If you’re often on the Youtube platform as I’am, you would find a number of videos of people that have moved to South Korea, sharing their amazingly positive experiences, on their move to the Asian country, which sometimes results as a stress-reliever in the hearts of those planning to visit, or live there too.
On South Korean television, especially variety shows which Korea is known for producing well across various channels, if you’re a regular viewer (or not) of their variety programs such as ‘Happy together’ , ‘Running Man’ and others, you will not fail to notice the number of ‘specials’ featuring foreigners instead of the usual, well-brushed Korean celebrities gracing the seats.
On an episode of ‘Happy together’ for example, a man originally from France, and Sam Otswiri, a Ghanaian who has settled in Korea were among the 4 foreign guests, living in Korea, as they shared jokes and anecdotes along with the hosts, on their lives and different topics while portraying their impeccable Korean skills.
But is this enough? Can this appearance make up for those who were refused seats in real life because of these exact criteria?
I’ve noticed, as someone who follow the culture closely, that Koreans tend to be very direct when it comes to delivering compliments to someone, distinctive compliments such as, example: You’re pretty’, ‘You’ve got beautiful eyes’ , ‘You’re so tall’ ‘ You’ve got a beautiful nose’ , even to the point of making the ones receiving them overwhelmed and slightly uncomfortable. In their ‘directness’ that you sometimes feel and see through their shows, you would notice some of the experts in their field not hesitate to use rhetorical questions or sarcasm towards someone in order to make a point, which in return create laughter in their variety concept.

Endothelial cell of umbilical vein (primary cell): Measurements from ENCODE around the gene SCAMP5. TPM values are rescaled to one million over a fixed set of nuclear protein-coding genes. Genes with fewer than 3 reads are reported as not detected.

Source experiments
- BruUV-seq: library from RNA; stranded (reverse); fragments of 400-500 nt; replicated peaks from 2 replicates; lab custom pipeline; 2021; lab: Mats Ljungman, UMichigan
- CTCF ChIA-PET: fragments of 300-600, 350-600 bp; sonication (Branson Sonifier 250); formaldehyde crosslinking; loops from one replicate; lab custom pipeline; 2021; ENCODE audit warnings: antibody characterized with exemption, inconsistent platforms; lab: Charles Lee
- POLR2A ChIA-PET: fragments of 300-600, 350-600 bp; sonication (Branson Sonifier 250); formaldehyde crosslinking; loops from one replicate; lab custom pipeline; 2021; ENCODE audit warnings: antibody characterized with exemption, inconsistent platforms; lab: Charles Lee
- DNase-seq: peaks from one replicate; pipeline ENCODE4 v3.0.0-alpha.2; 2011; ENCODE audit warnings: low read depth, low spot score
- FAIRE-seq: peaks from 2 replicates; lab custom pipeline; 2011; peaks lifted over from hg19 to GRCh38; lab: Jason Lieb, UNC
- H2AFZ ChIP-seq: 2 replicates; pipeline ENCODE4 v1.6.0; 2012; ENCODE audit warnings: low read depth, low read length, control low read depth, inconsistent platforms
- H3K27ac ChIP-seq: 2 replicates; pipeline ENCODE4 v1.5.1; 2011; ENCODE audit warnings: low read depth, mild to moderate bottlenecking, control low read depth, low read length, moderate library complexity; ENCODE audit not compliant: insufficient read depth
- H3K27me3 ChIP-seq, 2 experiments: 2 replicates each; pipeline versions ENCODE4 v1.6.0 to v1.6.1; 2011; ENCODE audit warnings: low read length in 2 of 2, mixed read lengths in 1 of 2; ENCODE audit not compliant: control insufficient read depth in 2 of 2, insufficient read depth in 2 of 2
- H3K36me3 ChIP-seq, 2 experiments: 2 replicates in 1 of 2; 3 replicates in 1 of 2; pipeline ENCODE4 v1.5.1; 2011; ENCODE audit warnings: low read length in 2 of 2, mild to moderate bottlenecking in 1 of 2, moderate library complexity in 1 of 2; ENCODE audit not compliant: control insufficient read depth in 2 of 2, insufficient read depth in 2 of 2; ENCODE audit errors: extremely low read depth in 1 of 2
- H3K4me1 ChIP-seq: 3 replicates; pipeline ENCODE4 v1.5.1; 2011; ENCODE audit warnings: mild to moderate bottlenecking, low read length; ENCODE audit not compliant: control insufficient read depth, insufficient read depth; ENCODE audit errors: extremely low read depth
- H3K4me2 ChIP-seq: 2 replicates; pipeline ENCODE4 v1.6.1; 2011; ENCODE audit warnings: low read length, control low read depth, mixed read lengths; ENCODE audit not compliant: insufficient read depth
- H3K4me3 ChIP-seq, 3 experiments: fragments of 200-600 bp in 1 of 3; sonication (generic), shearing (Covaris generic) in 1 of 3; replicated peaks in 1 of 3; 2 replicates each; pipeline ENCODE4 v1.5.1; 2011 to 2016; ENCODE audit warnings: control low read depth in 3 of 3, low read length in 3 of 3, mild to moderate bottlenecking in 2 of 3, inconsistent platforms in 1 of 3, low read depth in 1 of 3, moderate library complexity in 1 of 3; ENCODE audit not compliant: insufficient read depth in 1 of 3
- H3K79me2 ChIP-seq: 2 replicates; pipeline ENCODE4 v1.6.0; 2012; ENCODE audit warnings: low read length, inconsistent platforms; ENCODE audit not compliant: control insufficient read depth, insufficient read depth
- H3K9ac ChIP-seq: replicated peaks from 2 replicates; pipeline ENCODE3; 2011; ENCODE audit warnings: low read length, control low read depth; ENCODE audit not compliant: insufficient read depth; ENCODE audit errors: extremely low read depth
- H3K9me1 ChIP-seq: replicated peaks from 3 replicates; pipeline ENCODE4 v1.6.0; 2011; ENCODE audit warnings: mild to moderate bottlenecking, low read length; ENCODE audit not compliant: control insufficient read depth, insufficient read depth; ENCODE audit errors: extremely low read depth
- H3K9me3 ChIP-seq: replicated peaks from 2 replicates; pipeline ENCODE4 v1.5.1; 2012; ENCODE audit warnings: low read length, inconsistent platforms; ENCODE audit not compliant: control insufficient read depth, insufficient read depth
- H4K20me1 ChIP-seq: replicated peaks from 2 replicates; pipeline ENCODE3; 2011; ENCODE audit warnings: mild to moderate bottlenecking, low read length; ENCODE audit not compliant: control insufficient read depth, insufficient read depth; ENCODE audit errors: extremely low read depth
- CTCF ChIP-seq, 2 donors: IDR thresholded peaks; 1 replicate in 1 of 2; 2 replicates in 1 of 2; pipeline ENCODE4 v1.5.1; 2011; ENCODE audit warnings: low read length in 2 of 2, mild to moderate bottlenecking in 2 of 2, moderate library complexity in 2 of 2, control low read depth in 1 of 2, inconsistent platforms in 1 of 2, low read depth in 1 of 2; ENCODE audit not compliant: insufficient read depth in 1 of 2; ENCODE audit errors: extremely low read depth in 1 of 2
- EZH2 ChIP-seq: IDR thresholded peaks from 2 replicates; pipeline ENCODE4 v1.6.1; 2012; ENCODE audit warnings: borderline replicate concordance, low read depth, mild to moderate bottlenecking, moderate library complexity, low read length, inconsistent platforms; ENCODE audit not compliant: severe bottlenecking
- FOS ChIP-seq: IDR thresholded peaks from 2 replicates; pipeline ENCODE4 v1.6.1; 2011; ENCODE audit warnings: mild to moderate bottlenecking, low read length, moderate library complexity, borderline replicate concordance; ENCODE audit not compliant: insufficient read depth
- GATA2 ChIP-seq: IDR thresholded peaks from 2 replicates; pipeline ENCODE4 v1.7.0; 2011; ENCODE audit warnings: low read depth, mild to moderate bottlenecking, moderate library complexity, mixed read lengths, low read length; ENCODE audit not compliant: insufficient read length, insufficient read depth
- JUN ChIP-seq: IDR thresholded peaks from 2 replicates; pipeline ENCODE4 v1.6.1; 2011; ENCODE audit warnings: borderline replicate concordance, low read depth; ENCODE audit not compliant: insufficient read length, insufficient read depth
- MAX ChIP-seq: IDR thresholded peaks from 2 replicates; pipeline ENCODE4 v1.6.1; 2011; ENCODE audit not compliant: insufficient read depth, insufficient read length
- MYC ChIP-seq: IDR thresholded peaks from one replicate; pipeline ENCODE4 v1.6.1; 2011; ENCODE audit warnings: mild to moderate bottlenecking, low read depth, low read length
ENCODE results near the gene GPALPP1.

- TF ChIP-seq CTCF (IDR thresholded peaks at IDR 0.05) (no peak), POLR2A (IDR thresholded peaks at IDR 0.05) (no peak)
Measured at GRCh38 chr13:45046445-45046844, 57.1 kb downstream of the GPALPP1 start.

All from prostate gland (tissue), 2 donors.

But was this once charming blunt approach, used in the wrongest way in Sean jones and Kate’s situations when they received a more than direct answer through text as to why they were not considered for a place in their fields?
But is there another side to this story?
Upon receiving his initial text message from the recruiter as to why he was refused a place:
“Hey Sean. Sorry they just told me they actually want a white teacher.“ Sean told ‘the Korea observer’ :”This is telling students that black people are bad and white people are good. Why should white people get all the privileges?” He added, “White privilege is not right. We all deserve an equal chance.” He continued: “Even though they are adjusting to what parents want, they are responsible for giving the students a true view of what western culture is truly like.”
Right. I believe It is important for South Korea to consider the hundreds, thousands, of foreigners around the world who accepts Korea as a country, and what the content in these stories could do to the Spanish girl in love with Korea, or the young Black- American, fan of KPOP who one day aims to live and promote the beauty of South Korea.
Thank you for reading.
[*first 2 pictures credit: Allkpop]